Since its launch last year, AMD's Threadripper CPU has been the center of much discussion and debate. Due to its unique design - cooling requirements and physical and architectural efficiency are some of the main discussion topics. All Threadripper models have significant power and cooling requirements, with AMD recommends cooling the liquid directly from the bat. However, the actual thermal design specification (TDP) is not so high, suggesting that a good air-based coolant can easily overcome the thermal load. And here's where things get more complicated.
The Threadripper processor goes far beyond the typical CPU design in several ways, one of which is its relatively massive physical size. The surface area of the CPU is much larger than previous consumer CPUs, including Intel's LGA 20xx socket. This considerable design choice is not because AMD can not physically shut down the CPU closer, but because the Threadripper size is the minimum size for which their technicians are counted effectively for both the mechanical strength of the pack and for sufficient heat dissipation. When the Threadripper is announced, almost all cooling manufacturers rush to provide an adapter for their product to be installed on a Threadripper processor. AMD itself includes an Asetek-based liquid cooling adapter in the Threadripper processor package. The user experience with such adapters, including our own capabilities, is less than ideal. So today we will see why AMD's thermal requirements are so exaggerated and show why the adapter is ineffective.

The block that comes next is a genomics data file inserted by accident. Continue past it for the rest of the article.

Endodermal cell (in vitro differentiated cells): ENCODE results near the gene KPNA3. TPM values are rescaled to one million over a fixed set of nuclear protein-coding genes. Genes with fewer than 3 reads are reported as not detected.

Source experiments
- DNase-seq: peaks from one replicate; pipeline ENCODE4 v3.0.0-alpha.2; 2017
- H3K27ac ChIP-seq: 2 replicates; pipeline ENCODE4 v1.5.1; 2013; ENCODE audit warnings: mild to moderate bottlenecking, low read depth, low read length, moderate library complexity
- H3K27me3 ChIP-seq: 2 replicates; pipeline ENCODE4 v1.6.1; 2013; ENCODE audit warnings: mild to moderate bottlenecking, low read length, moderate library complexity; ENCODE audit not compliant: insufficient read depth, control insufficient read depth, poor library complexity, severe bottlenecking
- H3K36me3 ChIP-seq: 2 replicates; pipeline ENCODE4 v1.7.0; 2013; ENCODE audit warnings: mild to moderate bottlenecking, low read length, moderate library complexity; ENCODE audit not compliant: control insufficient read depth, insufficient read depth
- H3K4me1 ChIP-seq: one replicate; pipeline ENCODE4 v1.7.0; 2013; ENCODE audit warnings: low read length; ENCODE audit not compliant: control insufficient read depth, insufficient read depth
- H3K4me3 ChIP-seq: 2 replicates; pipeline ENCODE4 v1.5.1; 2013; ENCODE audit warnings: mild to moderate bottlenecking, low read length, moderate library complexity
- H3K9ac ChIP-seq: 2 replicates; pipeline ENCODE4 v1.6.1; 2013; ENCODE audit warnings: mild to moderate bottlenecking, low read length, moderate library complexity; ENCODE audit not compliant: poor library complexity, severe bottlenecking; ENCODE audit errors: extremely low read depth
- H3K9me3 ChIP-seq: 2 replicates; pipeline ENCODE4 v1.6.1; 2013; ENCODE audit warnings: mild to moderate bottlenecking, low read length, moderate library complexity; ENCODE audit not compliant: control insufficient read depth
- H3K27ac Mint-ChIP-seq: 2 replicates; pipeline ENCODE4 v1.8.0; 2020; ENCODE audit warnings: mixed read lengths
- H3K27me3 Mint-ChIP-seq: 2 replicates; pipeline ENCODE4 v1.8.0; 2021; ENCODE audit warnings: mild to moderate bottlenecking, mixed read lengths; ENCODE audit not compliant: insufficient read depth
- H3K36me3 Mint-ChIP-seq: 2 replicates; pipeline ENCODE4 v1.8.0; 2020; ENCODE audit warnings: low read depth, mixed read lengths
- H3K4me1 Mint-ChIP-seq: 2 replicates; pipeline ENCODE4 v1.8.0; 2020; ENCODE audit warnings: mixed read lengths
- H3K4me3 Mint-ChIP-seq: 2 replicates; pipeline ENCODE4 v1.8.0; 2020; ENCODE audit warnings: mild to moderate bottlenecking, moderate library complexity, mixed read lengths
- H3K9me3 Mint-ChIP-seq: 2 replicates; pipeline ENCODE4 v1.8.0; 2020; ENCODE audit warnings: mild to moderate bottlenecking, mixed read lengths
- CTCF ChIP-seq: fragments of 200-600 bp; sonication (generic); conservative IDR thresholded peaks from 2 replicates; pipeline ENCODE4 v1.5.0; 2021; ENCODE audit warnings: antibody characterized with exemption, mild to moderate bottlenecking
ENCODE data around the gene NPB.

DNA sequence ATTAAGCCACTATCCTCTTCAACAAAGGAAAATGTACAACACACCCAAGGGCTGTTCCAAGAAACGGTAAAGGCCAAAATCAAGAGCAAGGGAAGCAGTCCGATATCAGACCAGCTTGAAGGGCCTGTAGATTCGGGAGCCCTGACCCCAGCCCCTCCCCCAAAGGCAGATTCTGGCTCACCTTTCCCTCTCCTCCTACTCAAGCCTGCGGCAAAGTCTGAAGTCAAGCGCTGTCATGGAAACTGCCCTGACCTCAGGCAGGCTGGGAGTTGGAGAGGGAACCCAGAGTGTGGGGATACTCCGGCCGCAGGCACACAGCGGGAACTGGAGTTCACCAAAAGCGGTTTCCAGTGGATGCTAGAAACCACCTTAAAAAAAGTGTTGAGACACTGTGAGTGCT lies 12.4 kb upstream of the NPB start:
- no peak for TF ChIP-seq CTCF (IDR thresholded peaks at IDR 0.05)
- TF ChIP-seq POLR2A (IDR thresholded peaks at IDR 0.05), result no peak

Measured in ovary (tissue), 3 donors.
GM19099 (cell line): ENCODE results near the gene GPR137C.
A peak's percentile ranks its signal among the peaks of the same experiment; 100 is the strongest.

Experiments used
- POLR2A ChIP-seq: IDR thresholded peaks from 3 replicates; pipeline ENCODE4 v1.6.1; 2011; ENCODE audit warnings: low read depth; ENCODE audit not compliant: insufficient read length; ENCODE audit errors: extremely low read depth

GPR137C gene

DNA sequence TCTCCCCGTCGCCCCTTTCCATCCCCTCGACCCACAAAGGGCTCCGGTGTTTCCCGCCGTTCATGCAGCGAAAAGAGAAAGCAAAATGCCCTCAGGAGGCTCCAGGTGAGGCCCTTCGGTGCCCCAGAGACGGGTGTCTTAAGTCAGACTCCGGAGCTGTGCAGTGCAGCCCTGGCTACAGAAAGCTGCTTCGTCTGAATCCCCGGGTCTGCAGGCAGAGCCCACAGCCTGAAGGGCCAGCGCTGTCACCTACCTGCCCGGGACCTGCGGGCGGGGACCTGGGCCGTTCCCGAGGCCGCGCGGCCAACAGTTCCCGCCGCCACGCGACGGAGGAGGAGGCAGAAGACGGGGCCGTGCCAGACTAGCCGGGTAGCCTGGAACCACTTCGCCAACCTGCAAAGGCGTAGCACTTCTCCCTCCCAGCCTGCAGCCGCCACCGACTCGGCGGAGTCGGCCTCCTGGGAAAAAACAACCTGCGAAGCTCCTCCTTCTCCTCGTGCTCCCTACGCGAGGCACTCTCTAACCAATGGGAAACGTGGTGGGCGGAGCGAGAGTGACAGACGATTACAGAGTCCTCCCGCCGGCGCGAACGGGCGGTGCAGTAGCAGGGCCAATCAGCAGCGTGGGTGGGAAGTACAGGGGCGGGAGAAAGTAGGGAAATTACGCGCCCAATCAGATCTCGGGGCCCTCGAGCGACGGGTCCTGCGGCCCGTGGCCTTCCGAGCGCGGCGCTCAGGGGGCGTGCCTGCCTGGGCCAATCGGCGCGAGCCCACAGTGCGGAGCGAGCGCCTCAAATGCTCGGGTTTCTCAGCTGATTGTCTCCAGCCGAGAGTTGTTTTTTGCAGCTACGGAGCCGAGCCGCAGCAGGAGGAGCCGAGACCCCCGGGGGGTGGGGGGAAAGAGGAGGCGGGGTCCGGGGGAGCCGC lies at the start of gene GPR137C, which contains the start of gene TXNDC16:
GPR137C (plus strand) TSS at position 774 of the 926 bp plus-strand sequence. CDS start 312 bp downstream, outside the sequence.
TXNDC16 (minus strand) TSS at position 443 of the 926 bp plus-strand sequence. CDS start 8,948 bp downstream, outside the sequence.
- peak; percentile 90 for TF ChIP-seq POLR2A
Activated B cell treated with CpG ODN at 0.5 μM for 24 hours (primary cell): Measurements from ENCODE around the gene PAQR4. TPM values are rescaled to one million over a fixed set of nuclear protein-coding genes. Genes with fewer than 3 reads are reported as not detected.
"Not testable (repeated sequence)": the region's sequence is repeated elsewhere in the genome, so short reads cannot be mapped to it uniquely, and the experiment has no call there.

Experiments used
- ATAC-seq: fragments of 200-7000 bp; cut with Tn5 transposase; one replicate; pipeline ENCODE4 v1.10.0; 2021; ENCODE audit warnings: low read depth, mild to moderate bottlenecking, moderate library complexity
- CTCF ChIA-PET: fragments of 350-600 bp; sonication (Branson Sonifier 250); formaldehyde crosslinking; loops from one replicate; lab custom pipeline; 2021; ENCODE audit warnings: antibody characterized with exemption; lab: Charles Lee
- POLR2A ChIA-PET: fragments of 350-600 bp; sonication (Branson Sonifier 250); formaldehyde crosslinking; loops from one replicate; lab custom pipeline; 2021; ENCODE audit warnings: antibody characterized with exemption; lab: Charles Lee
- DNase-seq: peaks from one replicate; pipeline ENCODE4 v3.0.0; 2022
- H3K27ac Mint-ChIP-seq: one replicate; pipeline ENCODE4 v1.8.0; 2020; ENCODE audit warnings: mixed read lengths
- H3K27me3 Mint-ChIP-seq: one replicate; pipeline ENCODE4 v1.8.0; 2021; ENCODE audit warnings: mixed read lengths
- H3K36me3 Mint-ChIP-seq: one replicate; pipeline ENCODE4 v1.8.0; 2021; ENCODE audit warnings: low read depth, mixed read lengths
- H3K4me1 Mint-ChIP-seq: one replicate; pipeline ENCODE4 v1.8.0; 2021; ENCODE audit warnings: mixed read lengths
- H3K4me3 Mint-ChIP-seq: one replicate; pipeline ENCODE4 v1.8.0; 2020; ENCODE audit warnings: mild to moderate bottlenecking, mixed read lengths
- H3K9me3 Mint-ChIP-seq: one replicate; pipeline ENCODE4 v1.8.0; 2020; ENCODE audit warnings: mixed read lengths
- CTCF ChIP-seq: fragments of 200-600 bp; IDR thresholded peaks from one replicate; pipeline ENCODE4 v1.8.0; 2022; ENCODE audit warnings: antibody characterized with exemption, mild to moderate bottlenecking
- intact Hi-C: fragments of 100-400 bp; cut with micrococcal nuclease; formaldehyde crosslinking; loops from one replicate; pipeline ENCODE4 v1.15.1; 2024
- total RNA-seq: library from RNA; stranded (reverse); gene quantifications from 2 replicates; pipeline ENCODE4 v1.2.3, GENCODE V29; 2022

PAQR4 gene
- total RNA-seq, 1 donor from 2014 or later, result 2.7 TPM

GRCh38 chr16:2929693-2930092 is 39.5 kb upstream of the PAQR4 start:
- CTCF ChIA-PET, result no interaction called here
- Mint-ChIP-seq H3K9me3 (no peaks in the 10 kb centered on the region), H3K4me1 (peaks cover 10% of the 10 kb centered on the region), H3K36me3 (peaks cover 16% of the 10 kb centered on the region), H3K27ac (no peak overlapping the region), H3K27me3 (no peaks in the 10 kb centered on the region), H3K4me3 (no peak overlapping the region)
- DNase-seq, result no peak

AMD Threadripper Coolers: Almost Equal, But Not Enough
The most widely used cooler is designed with previous generation processors, and the contact surface is significantly smaller than the CPU surface area. Many manufacturers immediately offer adapters for their products to be mounted on the Threadripper processor (TR4 socket) and some mods of display / play mods that change the compatible AM4 cooler to fit. Using a typical socket and cooling adapter on a Threadripper processor does not work, but only partially covers the CPU surface area.
There is much debate as to whether an exact cooler but with a proper contact surface will have better thermal conductance. According to the basic thermal engineering theory, a cooler whose base covers more processor caps should perform better. On the following pages, we examine the theoretical aspects of this assumption and follow up on experimental case studies.
Thermal Conductance 101 with Dr. Fylladitakis
Simply, thermal conductance is the ability of a material or arrangement to heat. The thermal conductivity is inversely proportional to the absolute thermal resistance, which means that the low thermal thermal resistance will improve the thermal conductance. In our case study, the setup is a CPU / Cooler setup. When studying the settings, the absolute thermal barrier of the entire setting is the number of thermal resistance each section has. Anything that lowers the absolute thermal resistance of the CPU / Cooler setting will result in better thermal conductance, which is lower operating temperature. Conversely, if the absolute thermal resistance of the setting increases, the thermal conductance will be lowered.